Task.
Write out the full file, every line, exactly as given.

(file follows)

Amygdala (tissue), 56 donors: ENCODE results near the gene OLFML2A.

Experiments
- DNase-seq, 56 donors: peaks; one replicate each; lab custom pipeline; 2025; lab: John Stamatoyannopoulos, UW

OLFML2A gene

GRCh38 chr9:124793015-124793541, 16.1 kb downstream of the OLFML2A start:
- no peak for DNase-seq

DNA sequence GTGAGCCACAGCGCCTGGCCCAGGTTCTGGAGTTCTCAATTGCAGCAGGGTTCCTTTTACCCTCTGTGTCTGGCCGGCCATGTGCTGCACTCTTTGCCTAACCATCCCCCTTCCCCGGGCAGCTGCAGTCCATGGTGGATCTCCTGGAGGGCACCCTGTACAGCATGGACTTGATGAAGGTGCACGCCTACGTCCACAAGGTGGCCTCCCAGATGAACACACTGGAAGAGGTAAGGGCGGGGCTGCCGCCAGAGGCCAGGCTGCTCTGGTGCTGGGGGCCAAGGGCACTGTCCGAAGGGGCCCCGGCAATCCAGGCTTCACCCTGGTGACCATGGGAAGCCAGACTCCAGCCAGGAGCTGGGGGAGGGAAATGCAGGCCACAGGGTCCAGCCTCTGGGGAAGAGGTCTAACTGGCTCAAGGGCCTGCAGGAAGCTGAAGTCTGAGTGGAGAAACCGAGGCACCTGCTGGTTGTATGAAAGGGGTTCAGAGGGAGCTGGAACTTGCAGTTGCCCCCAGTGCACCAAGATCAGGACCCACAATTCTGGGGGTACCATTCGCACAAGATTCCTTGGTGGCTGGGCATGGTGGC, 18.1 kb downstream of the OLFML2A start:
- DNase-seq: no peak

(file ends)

Amygdala (tissue), 56 donors: ENCODE results near the gene OLFML2A.

Experiments
- DNase-seq, 56 donors: peaks; one replicate each; lab custom pipeline; 2025; lab: John Stamatoyannopoulos, UW

OLFML2A gene

GRCh38 chr9:124793015-124793541, 16.1 kb downstream of the OLFML2A start:
- no peak for DNase-seq

DNA sequence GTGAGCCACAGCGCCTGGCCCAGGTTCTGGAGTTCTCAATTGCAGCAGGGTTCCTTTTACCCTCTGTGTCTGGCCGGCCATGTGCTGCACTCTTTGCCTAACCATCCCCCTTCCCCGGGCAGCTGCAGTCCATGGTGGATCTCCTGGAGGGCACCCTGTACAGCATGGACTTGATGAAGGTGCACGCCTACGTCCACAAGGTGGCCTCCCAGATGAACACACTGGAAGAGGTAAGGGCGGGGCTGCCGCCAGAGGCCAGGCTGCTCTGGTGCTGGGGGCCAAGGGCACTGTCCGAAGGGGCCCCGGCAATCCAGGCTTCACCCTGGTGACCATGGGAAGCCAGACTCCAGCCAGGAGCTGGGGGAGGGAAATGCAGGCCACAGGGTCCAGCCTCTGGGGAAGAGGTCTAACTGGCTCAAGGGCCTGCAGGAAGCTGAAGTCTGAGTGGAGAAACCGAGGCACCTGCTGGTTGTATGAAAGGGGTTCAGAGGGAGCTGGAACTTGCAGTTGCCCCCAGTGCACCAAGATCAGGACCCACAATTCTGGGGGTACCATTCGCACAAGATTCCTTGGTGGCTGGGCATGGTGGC, 18.1 kb downstream of the OLFML2A start:
- DNase-seq: no peak